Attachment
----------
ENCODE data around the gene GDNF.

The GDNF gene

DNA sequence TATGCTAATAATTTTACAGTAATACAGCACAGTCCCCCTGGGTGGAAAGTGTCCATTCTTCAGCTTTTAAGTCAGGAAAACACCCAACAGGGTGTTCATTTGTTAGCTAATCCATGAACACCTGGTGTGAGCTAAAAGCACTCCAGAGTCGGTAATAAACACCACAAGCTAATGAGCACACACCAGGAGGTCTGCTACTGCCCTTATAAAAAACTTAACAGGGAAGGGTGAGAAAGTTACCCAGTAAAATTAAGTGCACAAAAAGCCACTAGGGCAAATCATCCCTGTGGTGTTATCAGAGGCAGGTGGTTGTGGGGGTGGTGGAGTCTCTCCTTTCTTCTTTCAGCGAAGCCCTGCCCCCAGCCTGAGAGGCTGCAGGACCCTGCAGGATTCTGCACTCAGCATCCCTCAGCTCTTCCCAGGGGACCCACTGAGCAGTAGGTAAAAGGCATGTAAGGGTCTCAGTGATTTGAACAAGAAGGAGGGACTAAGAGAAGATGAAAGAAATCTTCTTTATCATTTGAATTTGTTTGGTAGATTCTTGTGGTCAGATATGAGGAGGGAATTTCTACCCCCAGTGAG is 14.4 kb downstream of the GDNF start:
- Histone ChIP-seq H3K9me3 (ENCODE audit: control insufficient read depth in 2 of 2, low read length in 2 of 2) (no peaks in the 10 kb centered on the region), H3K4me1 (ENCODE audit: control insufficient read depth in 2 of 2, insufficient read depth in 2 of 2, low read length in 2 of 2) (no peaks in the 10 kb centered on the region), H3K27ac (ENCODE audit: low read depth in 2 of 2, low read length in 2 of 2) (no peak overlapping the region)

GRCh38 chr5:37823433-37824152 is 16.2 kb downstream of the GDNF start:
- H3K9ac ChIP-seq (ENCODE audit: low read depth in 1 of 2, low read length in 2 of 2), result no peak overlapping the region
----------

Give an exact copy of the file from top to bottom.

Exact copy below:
ENCODE data around the gene GDNF.

The GDNF gene

DNA sequence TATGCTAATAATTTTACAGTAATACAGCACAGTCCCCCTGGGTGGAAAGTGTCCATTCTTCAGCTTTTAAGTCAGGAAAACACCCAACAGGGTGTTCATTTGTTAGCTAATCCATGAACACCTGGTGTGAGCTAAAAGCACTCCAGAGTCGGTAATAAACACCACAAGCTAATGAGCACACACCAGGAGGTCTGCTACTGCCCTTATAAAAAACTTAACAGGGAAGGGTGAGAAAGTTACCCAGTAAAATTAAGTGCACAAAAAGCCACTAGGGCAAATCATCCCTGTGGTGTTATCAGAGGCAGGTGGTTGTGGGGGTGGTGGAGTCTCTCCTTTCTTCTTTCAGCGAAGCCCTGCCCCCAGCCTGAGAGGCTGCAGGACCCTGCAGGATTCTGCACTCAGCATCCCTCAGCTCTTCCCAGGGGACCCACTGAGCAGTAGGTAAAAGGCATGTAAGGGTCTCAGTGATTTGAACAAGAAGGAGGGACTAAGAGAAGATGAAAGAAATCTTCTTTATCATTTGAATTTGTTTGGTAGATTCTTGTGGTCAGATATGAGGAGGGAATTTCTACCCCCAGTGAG is 14.4 kb downstream of the GDNF start:
- Histone ChIP-seq H3K9me3 (ENCODE audit: control insufficient read depth in 2 of 2, low read length in 2 of 2) (no peaks in the 10 kb centered on the region), H3K4me1 (ENCODE audit: control insufficient read depth in 2 of 2, insufficient read depth in 2 of 2, low read length in 2 of 2) (no peaks in the 10 kb centered on the region), H3K27ac (ENCODE audit: low read depth in 2 of 2, low read length in 2 of 2) (no peak overlapping the region)

GRCh38 chr5:37823433-37824152 is 16.2 kb downstream of the GDNF start:
- H3K9ac ChIP-seq (ENCODE audit: low read depth in 1 of 2, low read length in 2 of 2), result no peak overlapping the region